From 1204 up until the 15th century, all Aragonese kings were crowned in this church, by a special privilege bestowed by Pope Innocent III. The king, who the previous night had kept watch over his armaments in the Aljafería, would approach from there in a procession. The ceremony included four parts: investiture of weapons, unction with holy oil, placing of the crown and the royal insignia, and oath of the fueros (statutes) and liberties of the Kingdom of Aragon. The last king to be crowned in La Seo was Charles I in 1518. Later kings needed only to swear to the fueros. Royal baptisms, weddings, and burials were also performed in the cathedral.

The Gothic-Mudéjar Cathedral

La Seo, night.

In 1318 Pope John XXII created the archbishopric of Zaragoza, making it independent of the see of Tarragona, and with that the building became a metropolitan cathedral. From this point the additions were carried out using cheap materials that were found nearby in abundance: bricks and plaster. Under the supervision of the archbishop Pedro López de Luna (1317–1345) a Gothic church with three naves (the present three central naves) was built, keeping the Romanesque apses. The central nave was built higher than those on the sides, making it possible to create windows that from 1447 would be covered with stained glass. In 1346 a Mudéjar dome was started to provide light at the altar, with the participation of the masters Juan de Barbastro and Domingo Serrano. The work was finished in 1376, when Don Lope Fernández de Luna was already archbishop, creating a spacious, well-lit Gothic cathedral.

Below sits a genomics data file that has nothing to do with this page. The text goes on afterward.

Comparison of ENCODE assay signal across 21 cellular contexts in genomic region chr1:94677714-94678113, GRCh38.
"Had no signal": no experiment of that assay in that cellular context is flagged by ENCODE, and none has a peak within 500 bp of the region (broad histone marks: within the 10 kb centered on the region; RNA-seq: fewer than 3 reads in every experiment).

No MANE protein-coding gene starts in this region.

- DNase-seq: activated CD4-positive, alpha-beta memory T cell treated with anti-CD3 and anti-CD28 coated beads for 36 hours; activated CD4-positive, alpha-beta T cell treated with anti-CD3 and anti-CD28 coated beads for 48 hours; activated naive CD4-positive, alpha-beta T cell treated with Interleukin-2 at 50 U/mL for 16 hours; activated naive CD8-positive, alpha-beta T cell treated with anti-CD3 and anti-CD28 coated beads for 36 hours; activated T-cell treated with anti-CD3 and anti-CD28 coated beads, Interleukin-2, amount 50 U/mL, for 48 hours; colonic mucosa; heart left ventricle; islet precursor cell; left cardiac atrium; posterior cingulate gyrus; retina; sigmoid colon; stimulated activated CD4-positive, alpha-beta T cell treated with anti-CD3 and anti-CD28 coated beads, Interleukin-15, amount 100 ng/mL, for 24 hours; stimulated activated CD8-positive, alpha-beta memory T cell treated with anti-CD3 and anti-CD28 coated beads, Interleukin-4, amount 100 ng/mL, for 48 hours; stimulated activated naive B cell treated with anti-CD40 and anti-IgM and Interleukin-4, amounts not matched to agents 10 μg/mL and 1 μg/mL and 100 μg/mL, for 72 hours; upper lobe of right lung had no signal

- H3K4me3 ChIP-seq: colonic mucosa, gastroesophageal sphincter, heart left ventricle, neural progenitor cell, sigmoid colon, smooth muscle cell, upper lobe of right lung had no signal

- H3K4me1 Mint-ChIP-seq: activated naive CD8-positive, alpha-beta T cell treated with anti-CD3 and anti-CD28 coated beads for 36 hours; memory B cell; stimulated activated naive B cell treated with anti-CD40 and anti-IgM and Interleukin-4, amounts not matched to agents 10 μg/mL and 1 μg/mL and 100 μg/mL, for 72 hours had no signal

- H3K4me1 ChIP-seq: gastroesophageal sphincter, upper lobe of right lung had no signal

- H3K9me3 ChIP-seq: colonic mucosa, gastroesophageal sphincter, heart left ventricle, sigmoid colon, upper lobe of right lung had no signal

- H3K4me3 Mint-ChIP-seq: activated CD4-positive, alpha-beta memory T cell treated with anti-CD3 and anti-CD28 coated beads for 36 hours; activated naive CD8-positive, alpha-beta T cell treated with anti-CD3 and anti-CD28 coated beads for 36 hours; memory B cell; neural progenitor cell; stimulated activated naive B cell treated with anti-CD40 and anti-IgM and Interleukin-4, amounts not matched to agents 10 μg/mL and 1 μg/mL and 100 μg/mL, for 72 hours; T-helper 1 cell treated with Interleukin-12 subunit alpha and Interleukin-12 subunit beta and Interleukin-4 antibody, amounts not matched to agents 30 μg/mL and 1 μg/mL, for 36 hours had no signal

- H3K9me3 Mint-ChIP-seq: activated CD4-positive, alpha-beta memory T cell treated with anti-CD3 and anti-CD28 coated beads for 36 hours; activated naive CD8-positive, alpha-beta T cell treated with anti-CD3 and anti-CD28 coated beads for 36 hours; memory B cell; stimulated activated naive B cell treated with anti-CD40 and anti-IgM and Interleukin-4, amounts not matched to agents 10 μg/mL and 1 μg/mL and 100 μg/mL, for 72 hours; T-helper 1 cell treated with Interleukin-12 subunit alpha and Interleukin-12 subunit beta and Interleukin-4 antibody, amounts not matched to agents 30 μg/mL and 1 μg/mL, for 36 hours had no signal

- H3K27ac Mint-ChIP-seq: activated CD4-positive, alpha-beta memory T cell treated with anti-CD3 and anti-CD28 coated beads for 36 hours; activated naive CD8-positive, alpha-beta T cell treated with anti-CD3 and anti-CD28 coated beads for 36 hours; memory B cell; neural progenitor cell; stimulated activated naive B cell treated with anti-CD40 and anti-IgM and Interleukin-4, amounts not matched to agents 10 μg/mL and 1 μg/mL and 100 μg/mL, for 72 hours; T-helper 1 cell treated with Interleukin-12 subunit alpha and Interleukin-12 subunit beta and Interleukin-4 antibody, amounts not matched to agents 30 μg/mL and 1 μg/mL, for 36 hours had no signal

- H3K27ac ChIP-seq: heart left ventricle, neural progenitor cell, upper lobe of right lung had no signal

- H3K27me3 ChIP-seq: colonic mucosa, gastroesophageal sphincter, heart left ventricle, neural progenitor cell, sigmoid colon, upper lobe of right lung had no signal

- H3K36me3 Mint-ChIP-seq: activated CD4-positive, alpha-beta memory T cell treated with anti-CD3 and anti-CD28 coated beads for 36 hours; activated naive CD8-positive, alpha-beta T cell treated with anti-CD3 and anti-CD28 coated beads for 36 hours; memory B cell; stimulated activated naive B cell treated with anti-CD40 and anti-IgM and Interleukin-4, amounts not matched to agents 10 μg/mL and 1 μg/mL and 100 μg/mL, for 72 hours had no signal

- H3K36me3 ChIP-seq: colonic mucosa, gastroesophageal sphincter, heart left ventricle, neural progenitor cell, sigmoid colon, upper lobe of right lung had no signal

In 1360, during the archbishopric of Don Lope Fernández de Luna, the main facade was renovated and the so-called Parroquieta was built, all in the Mudéjar style. The only thing that has been preserved is the Parroquieta or parochial chapel of San Miguel Archangel, that was built as a closed and independent chapel inside the building, and that archbishop Don Lope designed as a funeral chapel. The construction, elegantly carried out in Gothic-Mudéjar style, is a unique example of the work of the Aragonese masters and the Seville builders, who covered the exterior wall with geometric drawings made of smooth brick and glazed ceramic. In the interior, the roof is constructed of gilded wood, also in the Mudéjar style.

Right transept, with the 16th-century chapel of Gabriel Zaporta


In 1403 the old dome fell down. The Antipope Benedict XIII (Papa Luna), Aragonese by birth, initiated a reconstruction of the building. The Romanesque apses were elevated, two towers buttressing the sides of the apses were added, and a new dome was built in the shape of a Papal Tiara. Decorated in 1409 by the master Mohammed Rami, it may have been viewed by Benedict XIII on his visit to the city in 1410.

The main altarpiece was constructed during the archbishopric of Don Dalmau de Mur y Cervelló (1431–1456). Dalmau Mur concentrated on beautifying the interior of the building, taking charge of, besides the main altarpiece, the chorus and other smaller constructions.

On September 14, 1485, Pedro de Arbués, the canon and head Inquisitor of Aragón, was assassinated in the cathedral as he was praying while wearing a helmet and chain mail. This was the consequence of the bad reception that the Inquisition had in Aragón, where it was seen as an attack by the crown on the fueros, the local laws and privileges. In particular, some of the most powerful families among the converted Jews - such as the Sánchez, Montesa, Paternoy, and Santángel families - were implicated in the assassination. As a consequence, there arose a popular movement against the Jews; "nine were finally executed in persona, in addition to two suicides, thirteen burnings at the stake, and four punished for complicity" according to the account of Jerónimo Zurita. Pedro de Arbués was sainted by Pope Pius IX in 1867; his sepulchre, designed by Gil Morlanes the elder, is found within the cathedral in the chapel of San Pedro Arbués.